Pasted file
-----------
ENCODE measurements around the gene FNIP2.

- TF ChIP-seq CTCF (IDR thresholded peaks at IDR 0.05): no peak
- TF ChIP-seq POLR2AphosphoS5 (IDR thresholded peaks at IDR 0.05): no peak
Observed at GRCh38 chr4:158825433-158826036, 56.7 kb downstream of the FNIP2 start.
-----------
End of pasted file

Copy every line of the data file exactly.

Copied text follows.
ENCODE measurements around the gene FNIP2.

- TF ChIP-seq CTCF (IDR thresholded peaks at IDR 0.05): no peak
- TF ChIP-seq POLR2AphosphoS5 (IDR thresholded peaks at IDR 0.05): no peak
Observed at GRCh38 chr4:158825433-158826036, 56.7 kb downstream of the FNIP2 start.